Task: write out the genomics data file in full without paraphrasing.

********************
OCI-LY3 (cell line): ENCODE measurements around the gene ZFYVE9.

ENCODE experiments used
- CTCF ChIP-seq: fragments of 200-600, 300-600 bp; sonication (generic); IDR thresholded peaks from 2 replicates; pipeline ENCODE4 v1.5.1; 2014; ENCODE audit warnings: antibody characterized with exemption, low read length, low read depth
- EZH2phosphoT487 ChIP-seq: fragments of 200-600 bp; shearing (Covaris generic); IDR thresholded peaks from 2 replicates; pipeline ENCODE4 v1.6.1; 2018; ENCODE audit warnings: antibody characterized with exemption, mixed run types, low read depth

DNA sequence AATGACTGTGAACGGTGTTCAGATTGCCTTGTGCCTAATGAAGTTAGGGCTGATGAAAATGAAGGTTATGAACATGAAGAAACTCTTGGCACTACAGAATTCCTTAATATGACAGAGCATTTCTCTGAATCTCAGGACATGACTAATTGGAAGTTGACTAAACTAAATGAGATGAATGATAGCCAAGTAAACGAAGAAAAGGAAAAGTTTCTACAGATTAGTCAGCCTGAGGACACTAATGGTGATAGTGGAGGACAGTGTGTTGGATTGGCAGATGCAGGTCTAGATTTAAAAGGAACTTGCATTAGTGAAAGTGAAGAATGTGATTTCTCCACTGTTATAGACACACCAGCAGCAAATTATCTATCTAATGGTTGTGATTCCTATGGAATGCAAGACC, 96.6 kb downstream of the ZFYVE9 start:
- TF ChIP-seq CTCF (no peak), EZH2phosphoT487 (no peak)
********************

OCI-LY3 (cell line): ENCODE measurements around the gene ZFYVE9.

ENCODE experiments used
- CTCF ChIP-seq: fragments of 200-600, 300-600 bp; sonication (generic); IDR thresholded peaks from 2 replicates; pipeline ENCODE4 v1.5.1; 2014; ENCODE audit warnings: antibody characterized with exemption, low read length, low read depth
- EZH2phosphoT487 ChIP-seq: fragments of 200-600 bp; shearing (Covaris generic); IDR thresholded peaks from 2 replicates; pipeline ENCODE4 v1.6.1; 2018; ENCODE audit warnings: antibody characterized with exemption, mixed run types, low read depth

DNA sequence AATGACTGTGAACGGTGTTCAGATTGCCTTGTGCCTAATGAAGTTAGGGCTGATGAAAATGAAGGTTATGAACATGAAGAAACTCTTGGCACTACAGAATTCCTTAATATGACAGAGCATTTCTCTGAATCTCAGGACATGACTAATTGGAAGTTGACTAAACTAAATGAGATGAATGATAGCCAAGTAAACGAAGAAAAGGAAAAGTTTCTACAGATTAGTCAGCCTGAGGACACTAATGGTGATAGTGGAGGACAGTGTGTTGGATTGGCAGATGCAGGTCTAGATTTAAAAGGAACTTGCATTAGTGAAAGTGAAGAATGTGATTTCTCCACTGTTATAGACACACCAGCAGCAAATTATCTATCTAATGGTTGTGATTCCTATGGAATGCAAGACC, 96.6 kb downstream of the ZFYVE9 start:
- TF ChIP-seq CTCF (no peak), EZH2phosphoT487 (no peak)